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Green Field Records Blog-Release Information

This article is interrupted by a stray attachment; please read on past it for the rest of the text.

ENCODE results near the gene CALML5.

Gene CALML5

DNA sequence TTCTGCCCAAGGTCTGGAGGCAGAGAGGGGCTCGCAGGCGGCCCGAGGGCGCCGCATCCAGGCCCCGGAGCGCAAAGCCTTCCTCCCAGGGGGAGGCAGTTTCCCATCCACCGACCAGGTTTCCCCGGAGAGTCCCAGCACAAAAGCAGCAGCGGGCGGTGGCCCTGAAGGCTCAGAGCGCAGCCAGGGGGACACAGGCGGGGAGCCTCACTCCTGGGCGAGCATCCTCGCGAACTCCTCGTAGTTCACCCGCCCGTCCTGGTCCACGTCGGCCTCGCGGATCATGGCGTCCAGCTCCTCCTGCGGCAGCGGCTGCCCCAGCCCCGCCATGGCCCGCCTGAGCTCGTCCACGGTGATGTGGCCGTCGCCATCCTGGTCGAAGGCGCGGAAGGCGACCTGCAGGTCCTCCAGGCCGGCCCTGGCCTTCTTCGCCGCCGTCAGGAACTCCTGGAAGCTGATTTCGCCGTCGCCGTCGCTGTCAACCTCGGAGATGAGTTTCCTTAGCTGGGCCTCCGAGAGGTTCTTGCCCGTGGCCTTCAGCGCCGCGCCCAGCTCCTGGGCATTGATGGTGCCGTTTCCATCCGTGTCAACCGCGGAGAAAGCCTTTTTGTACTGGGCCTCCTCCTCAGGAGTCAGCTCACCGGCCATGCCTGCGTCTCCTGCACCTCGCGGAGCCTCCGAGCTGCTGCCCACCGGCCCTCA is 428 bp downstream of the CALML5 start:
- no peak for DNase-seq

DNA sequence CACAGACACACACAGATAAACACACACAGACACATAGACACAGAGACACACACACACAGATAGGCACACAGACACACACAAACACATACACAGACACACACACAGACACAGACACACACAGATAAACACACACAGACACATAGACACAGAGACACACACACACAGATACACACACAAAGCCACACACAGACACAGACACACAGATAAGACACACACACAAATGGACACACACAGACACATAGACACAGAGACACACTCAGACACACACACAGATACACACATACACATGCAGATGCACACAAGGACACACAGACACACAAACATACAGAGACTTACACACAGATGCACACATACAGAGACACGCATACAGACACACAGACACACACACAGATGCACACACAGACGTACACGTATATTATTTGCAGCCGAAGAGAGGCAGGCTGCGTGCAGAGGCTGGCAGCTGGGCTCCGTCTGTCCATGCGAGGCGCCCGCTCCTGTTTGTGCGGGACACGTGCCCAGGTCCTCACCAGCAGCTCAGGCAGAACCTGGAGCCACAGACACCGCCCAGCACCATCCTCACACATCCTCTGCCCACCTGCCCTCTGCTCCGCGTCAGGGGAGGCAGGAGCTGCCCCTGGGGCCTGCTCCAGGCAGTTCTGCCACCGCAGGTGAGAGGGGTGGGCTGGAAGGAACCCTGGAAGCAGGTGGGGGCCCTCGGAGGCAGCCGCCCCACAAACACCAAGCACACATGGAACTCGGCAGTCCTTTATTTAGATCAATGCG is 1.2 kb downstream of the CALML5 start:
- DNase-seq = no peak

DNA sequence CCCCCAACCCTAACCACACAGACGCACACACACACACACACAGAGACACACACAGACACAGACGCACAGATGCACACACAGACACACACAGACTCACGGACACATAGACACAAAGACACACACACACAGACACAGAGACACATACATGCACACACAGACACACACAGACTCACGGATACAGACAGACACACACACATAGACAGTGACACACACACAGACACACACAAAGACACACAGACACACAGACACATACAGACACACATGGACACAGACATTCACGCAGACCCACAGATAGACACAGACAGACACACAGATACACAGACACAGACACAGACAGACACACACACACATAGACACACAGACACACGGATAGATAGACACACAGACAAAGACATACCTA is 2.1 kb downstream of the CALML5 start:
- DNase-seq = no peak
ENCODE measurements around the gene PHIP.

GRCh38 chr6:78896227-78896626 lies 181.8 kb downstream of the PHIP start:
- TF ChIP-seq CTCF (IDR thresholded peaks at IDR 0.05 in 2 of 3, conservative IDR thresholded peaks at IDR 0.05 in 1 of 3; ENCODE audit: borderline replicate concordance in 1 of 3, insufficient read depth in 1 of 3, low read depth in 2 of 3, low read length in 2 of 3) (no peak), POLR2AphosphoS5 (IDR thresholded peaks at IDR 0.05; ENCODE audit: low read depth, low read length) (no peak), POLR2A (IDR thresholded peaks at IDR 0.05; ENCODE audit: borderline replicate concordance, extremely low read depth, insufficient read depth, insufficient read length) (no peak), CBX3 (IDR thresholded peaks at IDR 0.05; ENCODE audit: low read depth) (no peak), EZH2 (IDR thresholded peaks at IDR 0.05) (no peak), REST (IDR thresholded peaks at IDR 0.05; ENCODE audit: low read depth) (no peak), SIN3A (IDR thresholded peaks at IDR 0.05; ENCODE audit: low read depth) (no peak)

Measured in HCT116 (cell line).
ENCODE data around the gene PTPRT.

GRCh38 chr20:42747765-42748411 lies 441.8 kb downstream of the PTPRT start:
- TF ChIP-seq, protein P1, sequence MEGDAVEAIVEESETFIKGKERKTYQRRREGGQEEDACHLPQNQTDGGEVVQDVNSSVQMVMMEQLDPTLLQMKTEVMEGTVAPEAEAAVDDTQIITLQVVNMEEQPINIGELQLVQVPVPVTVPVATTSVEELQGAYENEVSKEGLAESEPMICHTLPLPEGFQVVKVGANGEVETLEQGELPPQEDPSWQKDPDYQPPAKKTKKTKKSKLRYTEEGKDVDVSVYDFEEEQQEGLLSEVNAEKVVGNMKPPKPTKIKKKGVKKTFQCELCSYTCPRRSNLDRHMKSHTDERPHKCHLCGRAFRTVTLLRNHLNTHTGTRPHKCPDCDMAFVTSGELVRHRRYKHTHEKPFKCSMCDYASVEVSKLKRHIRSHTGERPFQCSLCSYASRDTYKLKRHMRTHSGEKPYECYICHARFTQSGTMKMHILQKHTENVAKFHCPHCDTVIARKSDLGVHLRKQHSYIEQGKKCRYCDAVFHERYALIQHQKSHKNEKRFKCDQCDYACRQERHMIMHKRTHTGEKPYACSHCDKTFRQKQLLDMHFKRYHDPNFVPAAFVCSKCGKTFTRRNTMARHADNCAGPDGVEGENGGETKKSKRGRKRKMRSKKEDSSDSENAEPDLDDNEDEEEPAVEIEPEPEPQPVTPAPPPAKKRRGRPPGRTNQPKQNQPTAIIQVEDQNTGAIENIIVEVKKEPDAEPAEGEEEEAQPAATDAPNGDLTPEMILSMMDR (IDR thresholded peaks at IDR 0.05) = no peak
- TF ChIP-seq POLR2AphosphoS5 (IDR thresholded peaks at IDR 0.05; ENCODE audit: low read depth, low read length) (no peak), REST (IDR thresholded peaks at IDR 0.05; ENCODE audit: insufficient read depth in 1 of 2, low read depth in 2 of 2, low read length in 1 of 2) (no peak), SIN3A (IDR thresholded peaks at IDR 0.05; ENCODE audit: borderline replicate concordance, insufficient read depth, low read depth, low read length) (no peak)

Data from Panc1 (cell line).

The story of the Mayfield family music began in the middle thirties when Lyleís mom purchased him a 25-cent harmonica. She turned to the seven-year-old and said, "Learn to play it, son. I like French harp music." Next came the acquisition of a six-dollar, used guitar. The friend he bought it from showed Lyle three chords. Eight months later the friendís band had a new guitar player. In 1950, Doris Mindrup became Mrs. Mayfield. Less than a year later the couple were doing their own radio show on WSMI in Litchfield, Illinois, as the "Bond County Sweethearts." Over the course of their career, the Mayfields appeared at hundreds of festivals, picnics, shows, church activities, benefits, square dances and plain old jam sessions. Some of the high spots included bookings at the Olde Towne School of Folk Music in Chicago (where they opened for bluegrass legend Bill Monroe), The Arkansas Folk Festival (sharing the stage with Jimmy Driftwood-the composer of "The Battle of New Orleans" and "Tennessee Stud"), The Lincoln Jamboree in Kentucky, Illinois State Fair, The Smithsonian's Bi-Centennial Folk Festival in Washington DC (1976) and various other functions from Kansas City to Grand Rapids to St. Louis to Indianapolis to Battle Ground, Indiana. Starting with their first 45rpm single in 1964, the Mayfields recorded two 45rpm singles and more than 100 albums. They also contributed to several other albums for various folk music groups around the country. In 1963, they cut five bands on an album of folk music produced by the Campus Folksong Club at the University of Illinois. It was titled "Green Fields of Illinois." From this Lyle came up with the inspiration for the song "Green Fields of Illinois." It became their theme song and is the title piece for their 1976 LP "Green Fields Re-Visited." From a repertoire of songs numbering in the thousands, the Mayfields performed music ranging from folksongs to popular tunes of the 30s and 40s to classic country to down home gospel. They supplemented this with many of their own original compositions. They played a variety of instruments, several of which Lyle designed and built. Among those invented by Lyle were the Guitalin and the Guinjo. In the early 2000s, Lyle began working with his oldest grandson Ryan Smith (a sound engineer) to restore and preserve the entire Mayfield family music library for the digital age. This project led to the launch in 2005 of as the repository for the entire Mayfield family recorded legacy. Since Lyle's death in 2012, Ryan has continued preserve the family library of nearly 1,000 archival tapes. Over time it is the goal to see as many of these tapes as possible made available to the public through digital downloads. Additionally, the Mayfields' youngest grandson Nathan Smith has continued the legacy of instrument-building by launching the Mayfield Music Company ( to continue the line of Guitalins and Guinjos first pioneered by Lyle.